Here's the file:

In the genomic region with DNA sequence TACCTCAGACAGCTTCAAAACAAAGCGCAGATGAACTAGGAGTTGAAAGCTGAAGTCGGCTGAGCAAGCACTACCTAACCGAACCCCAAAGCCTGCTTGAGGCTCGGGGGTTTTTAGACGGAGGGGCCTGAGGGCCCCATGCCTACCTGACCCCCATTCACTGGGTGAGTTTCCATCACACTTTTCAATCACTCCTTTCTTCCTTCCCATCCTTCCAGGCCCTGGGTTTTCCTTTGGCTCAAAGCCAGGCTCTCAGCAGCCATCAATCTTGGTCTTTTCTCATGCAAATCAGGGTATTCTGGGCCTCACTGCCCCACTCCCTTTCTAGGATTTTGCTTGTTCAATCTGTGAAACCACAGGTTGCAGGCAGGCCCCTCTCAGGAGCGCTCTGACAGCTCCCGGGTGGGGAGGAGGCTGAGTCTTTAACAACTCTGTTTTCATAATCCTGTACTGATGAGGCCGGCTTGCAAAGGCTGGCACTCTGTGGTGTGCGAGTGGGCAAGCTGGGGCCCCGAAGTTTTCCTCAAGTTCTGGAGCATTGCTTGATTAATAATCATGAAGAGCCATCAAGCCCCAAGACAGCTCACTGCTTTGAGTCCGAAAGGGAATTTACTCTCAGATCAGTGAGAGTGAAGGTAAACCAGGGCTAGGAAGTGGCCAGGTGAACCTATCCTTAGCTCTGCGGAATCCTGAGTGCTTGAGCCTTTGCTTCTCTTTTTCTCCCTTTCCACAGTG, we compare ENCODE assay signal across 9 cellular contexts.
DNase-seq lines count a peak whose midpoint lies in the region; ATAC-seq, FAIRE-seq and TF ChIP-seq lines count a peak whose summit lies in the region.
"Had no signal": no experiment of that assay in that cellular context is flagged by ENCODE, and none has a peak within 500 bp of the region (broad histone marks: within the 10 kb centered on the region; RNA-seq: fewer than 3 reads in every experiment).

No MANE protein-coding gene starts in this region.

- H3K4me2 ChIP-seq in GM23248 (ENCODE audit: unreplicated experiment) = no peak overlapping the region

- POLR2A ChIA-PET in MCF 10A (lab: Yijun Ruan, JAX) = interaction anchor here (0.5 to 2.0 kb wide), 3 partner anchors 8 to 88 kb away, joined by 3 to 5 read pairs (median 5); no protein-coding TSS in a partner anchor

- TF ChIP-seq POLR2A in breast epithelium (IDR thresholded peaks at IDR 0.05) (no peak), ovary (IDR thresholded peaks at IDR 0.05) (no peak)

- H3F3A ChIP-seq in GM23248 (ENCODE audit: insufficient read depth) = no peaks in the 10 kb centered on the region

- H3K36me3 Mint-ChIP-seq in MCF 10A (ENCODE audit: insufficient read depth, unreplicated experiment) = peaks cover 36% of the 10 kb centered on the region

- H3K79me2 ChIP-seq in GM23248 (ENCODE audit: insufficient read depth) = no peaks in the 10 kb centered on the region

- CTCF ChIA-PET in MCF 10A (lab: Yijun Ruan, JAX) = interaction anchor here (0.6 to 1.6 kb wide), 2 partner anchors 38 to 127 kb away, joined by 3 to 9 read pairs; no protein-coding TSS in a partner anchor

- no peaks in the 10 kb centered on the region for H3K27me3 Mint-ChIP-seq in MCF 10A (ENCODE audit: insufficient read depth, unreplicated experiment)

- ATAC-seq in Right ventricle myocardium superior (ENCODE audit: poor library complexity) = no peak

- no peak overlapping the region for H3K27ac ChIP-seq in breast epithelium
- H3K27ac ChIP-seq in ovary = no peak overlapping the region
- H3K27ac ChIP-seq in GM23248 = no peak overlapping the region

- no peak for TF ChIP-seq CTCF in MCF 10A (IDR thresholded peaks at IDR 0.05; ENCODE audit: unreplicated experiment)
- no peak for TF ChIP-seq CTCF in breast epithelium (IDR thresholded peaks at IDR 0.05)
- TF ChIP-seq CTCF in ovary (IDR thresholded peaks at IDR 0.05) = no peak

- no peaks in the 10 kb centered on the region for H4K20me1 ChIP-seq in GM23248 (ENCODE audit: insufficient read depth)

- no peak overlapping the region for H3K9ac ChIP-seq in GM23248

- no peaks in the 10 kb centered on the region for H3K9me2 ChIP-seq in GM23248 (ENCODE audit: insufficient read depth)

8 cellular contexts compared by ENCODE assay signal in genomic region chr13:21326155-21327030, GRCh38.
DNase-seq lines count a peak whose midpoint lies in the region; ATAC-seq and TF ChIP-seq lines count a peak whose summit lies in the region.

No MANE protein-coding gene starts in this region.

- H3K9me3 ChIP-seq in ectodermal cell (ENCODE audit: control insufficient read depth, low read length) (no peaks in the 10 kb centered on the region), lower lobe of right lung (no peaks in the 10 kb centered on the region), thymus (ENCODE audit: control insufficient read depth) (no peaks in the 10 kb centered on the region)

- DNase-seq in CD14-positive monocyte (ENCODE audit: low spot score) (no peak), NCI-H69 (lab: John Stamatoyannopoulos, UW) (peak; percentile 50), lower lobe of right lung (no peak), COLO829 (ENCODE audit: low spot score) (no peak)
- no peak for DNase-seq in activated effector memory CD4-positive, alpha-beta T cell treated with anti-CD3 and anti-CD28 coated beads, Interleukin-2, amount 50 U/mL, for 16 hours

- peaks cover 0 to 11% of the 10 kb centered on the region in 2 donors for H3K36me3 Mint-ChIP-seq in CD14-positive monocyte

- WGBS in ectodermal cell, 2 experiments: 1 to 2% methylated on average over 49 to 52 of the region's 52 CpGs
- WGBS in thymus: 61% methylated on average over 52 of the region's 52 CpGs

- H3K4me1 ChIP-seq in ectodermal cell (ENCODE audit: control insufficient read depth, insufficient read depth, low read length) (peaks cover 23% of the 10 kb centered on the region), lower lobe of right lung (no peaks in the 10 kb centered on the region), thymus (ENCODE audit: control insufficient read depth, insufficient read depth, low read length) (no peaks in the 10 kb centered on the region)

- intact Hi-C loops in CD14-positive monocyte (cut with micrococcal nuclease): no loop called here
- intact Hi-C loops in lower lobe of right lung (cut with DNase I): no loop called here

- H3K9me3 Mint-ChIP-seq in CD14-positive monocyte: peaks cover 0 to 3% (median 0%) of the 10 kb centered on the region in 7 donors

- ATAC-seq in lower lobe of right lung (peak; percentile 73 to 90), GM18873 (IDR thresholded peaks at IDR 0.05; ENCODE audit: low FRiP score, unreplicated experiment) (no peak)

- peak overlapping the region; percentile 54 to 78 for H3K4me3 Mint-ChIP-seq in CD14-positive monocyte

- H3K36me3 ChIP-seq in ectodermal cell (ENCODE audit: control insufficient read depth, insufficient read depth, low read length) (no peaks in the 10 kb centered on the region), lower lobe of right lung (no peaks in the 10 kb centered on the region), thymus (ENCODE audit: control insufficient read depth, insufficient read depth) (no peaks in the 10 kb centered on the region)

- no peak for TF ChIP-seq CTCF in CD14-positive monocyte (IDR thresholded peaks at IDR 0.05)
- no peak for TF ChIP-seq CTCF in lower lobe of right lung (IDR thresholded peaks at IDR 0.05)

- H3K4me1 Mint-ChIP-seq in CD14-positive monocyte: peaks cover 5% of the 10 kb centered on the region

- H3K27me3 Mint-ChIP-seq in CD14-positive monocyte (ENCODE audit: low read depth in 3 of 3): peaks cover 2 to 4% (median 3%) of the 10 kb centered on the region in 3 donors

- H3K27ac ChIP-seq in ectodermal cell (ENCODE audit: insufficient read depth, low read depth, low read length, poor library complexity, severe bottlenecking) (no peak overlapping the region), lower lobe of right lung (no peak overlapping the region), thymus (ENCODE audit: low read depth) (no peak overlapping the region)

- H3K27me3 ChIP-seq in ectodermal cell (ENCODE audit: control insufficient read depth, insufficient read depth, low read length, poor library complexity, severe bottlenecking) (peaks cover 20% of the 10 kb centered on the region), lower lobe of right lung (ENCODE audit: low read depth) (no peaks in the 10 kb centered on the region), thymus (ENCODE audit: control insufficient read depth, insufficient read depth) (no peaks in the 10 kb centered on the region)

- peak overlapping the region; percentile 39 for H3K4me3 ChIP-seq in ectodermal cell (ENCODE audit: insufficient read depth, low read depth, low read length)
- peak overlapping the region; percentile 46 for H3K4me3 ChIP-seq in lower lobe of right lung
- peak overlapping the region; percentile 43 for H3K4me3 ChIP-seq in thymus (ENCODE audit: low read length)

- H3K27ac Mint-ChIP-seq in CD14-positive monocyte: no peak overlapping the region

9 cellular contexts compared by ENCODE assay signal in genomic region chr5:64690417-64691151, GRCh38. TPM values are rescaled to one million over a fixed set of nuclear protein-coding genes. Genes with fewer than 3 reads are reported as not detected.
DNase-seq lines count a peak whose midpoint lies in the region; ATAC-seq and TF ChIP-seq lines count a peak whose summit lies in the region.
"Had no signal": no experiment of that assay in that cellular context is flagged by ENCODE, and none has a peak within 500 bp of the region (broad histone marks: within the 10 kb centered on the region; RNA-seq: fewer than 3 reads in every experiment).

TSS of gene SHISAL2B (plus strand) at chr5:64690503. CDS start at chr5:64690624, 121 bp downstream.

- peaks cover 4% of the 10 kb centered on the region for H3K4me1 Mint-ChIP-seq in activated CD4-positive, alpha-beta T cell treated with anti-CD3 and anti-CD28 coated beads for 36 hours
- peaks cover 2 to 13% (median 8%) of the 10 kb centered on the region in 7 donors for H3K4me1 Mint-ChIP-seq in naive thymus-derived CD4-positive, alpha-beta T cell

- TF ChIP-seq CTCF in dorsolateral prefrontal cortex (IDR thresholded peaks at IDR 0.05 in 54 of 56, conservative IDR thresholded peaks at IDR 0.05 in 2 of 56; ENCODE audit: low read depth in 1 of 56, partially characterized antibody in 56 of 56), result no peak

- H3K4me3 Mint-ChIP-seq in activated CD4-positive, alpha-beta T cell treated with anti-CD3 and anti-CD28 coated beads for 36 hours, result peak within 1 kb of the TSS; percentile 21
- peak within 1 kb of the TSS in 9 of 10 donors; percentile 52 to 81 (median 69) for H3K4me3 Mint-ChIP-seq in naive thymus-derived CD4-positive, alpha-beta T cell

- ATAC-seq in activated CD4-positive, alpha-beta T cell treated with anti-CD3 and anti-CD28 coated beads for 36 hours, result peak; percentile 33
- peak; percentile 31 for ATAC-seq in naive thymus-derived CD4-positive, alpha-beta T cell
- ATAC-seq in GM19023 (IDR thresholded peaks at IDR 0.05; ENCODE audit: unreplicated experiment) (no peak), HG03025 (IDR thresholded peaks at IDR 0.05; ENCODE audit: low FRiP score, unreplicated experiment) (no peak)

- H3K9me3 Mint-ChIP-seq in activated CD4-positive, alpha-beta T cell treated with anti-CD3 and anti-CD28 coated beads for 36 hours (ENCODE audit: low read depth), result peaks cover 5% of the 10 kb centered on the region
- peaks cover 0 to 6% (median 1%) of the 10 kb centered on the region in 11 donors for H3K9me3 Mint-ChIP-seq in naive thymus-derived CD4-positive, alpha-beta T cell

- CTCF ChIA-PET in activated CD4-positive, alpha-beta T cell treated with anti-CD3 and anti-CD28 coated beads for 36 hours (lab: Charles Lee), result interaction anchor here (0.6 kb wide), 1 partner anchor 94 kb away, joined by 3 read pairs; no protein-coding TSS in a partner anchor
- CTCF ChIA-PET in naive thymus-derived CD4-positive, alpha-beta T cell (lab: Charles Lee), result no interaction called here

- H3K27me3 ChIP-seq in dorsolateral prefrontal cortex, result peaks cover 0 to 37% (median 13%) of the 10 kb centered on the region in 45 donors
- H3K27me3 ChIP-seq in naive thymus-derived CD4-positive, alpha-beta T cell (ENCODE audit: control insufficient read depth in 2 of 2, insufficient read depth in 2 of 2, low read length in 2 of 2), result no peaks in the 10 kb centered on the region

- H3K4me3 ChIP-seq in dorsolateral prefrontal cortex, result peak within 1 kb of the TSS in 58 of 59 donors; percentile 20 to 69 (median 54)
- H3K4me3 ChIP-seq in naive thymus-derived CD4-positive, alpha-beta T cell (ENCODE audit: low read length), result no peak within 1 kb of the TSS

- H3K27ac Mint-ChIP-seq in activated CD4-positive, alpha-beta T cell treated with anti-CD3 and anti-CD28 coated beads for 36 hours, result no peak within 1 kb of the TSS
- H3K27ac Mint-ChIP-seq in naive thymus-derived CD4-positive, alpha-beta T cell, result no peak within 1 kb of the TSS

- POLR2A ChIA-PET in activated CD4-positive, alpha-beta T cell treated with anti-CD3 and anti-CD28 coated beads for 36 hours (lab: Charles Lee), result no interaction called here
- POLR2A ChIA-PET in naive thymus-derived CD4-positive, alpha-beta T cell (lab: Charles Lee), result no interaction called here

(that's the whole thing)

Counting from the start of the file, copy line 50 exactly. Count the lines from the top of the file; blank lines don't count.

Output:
DNase-seq lines count a peak whose midpoint lies in the region; ATAC-seq and TF ChIP-seq lines count a peak whose summit lies in the region.